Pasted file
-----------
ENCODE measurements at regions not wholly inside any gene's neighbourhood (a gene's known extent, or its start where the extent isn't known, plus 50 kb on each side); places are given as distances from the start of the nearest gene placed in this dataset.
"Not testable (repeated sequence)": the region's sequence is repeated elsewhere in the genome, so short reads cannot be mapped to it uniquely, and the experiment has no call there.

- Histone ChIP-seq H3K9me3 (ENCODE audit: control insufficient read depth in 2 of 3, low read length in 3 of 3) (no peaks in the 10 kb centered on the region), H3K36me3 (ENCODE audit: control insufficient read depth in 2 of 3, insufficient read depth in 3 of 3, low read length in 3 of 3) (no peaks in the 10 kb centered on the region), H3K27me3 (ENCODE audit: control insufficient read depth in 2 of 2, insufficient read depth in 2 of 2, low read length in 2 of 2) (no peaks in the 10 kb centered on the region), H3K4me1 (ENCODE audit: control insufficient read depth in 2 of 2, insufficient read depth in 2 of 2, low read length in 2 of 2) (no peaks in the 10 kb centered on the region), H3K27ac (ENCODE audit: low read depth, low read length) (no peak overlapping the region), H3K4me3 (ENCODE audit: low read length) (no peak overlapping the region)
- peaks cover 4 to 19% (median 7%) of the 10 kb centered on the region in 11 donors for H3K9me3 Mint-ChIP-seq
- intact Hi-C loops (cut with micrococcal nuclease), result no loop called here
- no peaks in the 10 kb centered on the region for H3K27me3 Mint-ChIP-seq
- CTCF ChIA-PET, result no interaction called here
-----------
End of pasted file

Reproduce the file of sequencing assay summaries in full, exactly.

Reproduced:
ENCODE measurements at regions not wholly inside any gene's neighbourhood (a gene's known extent, or its start where the extent isn't known, plus 50 kb on each side); places are given as distances from the start of the nearest gene placed in this dataset.
"Not testable (repeated sequence)": the region's sequence is repeated elsewhere in the genome, so short reads cannot be mapped to it uniquely, and the experiment has no call there.

- Histone ChIP-seq H3K9me3 (ENCODE audit: control insufficient read depth in 2 of 3, low read length in 3 of 3) (no peaks in the 10 kb centered on the region), H3K36me3 (ENCODE audit: control insufficient read depth in 2 of 3, insufficient read depth in 3 of 3, low read length in 3 of 3) (no peaks in the 10 kb centered on the region), H3K27me3 (ENCODE audit: control insufficient read depth in 2 of 2, insufficient read depth in 2 of 2, low read length in 2 of 2) (no peaks in the 10 kb centered on the region), H3K4me1 (ENCODE audit: control insufficient read depth in 2 of 2, insufficient read depth in 2 of 2, low read length in 2 of 2) (no peaks in the 10 kb centered on the region), H3K27ac (ENCODE audit: low read depth, low read length) (no peak overlapping the region), H3K4me3 (ENCODE audit: low read length) (no peak overlapping the region)
- peaks cover 4 to 19% (median 7%) of the 10 kb centered on the region in 11 donors for H3K9me3 Mint-ChIP-seq
- intact Hi-C loops (cut with micrococcal nuclease), result no loop called here
- no peaks in the 10 kb centered on the region for H3K27me3 Mint-ChIP-seq
- CTCF ChIA-PET, result no interaction called here